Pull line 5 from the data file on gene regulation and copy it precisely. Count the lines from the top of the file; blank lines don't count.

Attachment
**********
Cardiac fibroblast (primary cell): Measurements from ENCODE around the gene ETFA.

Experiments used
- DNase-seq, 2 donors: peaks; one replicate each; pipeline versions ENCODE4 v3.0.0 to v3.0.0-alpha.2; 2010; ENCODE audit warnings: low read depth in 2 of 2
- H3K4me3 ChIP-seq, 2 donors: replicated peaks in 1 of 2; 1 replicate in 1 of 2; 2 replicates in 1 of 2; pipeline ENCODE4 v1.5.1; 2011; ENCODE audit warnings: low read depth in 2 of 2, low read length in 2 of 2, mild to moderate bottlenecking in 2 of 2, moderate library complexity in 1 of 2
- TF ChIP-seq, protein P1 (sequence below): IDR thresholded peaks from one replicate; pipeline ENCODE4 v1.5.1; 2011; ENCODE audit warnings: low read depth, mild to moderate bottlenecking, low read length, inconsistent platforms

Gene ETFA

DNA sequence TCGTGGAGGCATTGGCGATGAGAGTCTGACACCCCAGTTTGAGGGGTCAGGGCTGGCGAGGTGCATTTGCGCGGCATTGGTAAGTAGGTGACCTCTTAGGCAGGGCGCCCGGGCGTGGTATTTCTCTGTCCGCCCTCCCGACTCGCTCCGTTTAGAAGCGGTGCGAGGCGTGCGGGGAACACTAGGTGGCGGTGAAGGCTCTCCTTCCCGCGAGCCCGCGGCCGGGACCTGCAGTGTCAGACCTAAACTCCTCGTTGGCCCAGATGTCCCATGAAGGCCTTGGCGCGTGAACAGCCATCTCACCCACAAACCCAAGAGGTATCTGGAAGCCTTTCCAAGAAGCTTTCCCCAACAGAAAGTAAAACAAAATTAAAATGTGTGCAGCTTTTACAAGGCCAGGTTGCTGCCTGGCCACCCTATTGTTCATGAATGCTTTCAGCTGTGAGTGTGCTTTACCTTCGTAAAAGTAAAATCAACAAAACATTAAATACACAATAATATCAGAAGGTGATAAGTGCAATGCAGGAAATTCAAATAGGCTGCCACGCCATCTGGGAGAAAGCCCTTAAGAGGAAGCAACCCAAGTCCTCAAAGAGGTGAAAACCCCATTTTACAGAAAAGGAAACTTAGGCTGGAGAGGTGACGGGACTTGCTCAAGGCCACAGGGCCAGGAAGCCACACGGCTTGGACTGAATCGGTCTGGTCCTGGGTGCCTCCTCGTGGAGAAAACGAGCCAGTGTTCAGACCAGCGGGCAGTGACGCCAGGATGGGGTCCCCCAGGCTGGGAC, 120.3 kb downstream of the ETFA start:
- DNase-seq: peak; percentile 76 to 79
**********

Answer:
- TF ChIP-seq, protein P1 (sequence below): IDR thresholded peaks from one replicate; pipeline ENCODE4 v1.5.1; 2011; ENCODE audit warnings: low read depth, mild to moderate bottlenecking, low read length, inconsistent platforms